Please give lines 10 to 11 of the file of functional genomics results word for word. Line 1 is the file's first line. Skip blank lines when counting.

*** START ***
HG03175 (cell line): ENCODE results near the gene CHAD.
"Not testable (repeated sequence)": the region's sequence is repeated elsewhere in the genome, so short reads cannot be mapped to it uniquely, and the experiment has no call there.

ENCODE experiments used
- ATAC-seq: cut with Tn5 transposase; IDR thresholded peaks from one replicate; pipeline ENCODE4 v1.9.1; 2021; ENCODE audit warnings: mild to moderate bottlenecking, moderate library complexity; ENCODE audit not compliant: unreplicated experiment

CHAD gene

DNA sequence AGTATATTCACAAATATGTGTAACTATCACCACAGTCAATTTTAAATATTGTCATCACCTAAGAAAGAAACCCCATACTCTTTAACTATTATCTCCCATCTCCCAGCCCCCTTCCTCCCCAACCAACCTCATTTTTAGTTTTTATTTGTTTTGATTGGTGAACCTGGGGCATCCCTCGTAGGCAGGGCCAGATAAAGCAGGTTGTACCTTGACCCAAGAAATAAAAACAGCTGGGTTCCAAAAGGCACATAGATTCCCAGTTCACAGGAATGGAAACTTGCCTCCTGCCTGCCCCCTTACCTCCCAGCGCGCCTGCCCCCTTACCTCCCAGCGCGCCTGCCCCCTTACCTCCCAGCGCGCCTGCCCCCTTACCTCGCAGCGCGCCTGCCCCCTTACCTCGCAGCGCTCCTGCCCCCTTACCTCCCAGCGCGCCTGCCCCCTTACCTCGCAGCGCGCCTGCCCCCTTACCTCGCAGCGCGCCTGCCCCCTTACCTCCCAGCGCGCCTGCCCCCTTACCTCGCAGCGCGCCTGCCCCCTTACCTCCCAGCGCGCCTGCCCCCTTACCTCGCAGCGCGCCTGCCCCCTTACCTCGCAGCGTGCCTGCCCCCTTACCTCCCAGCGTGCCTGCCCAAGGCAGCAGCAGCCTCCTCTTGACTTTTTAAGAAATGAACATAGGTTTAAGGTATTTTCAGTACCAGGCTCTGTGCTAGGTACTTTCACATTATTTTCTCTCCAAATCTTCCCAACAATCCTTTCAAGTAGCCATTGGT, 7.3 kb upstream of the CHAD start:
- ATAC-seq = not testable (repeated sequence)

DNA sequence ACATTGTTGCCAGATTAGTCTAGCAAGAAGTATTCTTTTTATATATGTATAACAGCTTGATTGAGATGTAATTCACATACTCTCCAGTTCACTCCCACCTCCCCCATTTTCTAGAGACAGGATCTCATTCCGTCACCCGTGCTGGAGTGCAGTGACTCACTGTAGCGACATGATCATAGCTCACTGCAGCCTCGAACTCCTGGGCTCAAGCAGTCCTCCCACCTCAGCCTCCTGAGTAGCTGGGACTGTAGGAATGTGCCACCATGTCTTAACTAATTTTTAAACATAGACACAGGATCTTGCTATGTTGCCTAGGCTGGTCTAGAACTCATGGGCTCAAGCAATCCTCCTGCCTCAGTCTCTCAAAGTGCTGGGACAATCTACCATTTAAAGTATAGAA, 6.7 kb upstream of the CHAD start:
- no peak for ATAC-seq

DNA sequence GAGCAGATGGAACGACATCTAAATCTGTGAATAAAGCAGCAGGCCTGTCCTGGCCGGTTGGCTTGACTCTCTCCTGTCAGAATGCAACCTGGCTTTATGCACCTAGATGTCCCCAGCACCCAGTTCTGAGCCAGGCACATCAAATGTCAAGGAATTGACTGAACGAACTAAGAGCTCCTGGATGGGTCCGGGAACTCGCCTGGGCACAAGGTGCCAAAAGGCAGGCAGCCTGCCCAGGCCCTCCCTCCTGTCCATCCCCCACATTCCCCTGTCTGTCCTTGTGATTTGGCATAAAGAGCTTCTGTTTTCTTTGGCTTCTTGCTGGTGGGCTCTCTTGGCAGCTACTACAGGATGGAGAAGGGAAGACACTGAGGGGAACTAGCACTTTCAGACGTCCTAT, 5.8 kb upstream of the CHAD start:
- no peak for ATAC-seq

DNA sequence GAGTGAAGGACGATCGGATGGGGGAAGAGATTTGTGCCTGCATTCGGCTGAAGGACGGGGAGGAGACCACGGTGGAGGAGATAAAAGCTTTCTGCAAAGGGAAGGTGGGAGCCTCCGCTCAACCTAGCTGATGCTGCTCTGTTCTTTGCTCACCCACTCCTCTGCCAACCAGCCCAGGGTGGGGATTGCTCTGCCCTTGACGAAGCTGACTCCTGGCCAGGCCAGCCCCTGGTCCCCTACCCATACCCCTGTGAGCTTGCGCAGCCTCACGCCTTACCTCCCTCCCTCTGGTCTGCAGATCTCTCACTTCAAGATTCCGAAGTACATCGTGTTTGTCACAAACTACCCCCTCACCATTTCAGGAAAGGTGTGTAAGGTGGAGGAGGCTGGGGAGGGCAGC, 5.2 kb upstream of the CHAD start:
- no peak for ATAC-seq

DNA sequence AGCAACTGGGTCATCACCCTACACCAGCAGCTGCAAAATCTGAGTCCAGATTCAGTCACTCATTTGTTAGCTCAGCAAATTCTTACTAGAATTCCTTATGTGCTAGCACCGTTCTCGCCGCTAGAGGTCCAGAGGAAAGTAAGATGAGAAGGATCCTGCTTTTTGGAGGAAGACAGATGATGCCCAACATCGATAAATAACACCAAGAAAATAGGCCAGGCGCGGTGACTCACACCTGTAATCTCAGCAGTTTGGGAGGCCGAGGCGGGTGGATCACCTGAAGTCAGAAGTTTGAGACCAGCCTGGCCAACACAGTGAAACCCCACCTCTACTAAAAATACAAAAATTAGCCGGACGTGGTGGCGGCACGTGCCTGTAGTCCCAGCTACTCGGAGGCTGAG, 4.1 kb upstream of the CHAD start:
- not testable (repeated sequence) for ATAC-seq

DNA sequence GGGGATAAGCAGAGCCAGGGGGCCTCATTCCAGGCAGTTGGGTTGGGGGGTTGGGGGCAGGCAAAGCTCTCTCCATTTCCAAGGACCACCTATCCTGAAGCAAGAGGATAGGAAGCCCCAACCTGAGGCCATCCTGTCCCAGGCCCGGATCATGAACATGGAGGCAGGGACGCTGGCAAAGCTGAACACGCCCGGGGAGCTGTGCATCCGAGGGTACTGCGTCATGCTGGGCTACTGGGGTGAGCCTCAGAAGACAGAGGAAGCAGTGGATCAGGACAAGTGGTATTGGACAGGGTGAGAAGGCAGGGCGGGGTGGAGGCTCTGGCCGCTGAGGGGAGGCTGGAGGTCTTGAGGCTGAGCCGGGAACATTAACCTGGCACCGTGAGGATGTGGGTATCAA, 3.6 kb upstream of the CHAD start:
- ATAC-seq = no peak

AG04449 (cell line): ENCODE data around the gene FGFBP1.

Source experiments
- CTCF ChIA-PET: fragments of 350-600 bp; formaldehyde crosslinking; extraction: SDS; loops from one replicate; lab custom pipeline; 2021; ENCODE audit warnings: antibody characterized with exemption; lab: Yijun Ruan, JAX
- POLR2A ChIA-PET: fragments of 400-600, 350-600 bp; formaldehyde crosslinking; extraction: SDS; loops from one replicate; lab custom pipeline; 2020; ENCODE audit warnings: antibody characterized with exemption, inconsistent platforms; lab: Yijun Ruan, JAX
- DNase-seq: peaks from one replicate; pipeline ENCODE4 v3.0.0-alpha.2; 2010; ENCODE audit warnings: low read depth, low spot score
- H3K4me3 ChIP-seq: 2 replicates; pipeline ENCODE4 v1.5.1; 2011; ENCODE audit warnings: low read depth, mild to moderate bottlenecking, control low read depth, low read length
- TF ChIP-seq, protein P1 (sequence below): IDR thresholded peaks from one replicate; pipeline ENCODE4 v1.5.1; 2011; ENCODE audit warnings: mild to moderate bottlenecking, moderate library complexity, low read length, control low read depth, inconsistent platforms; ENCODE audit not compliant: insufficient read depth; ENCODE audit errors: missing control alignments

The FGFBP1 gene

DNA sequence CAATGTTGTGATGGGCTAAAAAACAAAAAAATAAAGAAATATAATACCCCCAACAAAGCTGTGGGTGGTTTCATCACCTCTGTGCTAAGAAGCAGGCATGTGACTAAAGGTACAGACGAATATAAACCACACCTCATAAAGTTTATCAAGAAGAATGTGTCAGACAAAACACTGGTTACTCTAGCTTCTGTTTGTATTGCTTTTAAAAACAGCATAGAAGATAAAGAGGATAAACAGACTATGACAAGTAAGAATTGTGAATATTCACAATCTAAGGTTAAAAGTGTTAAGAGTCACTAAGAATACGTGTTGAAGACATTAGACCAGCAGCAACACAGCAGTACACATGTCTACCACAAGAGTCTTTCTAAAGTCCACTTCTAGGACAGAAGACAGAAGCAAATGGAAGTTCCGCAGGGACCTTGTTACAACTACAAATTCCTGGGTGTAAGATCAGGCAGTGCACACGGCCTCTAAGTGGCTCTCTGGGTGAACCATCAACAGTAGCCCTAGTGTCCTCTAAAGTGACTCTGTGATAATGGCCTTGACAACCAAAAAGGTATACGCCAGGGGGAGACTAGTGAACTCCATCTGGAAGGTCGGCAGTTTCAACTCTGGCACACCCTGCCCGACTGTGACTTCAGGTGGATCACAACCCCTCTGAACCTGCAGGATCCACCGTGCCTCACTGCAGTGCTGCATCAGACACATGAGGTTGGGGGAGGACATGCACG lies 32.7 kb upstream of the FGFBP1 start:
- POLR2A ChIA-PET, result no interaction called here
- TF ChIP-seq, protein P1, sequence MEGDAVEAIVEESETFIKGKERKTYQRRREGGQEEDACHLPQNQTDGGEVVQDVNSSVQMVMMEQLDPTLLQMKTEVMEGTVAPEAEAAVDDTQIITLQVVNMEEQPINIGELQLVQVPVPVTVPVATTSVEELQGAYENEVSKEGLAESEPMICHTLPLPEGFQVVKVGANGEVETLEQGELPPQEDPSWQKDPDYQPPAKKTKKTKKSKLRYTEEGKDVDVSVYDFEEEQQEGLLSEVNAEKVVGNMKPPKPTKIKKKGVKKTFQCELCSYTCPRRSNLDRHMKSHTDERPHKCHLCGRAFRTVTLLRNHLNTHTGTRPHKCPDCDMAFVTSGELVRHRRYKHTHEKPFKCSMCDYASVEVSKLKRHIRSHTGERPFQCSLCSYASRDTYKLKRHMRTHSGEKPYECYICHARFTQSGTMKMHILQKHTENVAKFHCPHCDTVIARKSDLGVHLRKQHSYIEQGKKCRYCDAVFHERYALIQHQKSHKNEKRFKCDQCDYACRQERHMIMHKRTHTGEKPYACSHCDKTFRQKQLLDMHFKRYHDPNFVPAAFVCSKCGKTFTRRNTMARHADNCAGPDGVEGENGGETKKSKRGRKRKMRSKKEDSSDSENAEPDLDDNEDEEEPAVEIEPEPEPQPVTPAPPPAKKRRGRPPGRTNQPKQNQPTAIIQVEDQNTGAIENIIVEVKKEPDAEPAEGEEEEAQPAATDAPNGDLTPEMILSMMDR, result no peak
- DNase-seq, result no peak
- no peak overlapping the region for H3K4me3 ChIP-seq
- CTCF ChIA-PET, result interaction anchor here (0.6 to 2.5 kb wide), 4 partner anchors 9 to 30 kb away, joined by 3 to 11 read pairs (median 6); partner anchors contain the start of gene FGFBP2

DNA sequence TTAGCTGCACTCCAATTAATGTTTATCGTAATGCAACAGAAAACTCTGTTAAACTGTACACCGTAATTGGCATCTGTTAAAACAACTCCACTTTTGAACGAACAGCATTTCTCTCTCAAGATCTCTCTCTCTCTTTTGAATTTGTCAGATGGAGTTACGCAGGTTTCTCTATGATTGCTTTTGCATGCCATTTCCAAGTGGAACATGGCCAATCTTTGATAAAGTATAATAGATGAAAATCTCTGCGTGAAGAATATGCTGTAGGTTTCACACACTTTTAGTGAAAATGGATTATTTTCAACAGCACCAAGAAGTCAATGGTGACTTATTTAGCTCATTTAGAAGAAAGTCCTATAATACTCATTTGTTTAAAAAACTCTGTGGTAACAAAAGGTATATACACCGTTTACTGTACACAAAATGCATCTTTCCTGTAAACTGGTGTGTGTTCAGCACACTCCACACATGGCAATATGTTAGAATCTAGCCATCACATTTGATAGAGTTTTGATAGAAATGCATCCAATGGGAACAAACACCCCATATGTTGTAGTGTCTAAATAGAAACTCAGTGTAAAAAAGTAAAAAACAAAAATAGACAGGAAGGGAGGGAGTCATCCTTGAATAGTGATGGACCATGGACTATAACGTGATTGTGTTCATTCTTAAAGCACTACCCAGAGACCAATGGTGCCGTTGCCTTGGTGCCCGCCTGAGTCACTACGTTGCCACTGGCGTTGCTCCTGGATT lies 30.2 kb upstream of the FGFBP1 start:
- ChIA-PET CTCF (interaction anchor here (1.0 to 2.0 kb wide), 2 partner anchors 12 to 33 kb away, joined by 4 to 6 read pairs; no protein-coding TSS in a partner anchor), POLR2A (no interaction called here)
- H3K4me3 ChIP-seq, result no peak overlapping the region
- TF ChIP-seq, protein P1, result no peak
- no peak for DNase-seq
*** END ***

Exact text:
DNA sequence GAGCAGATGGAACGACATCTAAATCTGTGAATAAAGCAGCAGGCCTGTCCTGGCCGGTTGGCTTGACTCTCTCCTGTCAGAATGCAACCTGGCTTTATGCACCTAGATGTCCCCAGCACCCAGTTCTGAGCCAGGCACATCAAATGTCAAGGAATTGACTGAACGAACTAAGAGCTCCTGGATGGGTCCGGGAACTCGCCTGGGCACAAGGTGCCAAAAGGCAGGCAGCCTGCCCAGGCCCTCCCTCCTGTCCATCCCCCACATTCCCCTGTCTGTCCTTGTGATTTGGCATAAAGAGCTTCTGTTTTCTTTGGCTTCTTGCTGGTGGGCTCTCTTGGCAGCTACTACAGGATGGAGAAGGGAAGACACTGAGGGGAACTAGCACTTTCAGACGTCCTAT, 5.8 kb upstream of the CHAD start:
- no peak for ATAC-seq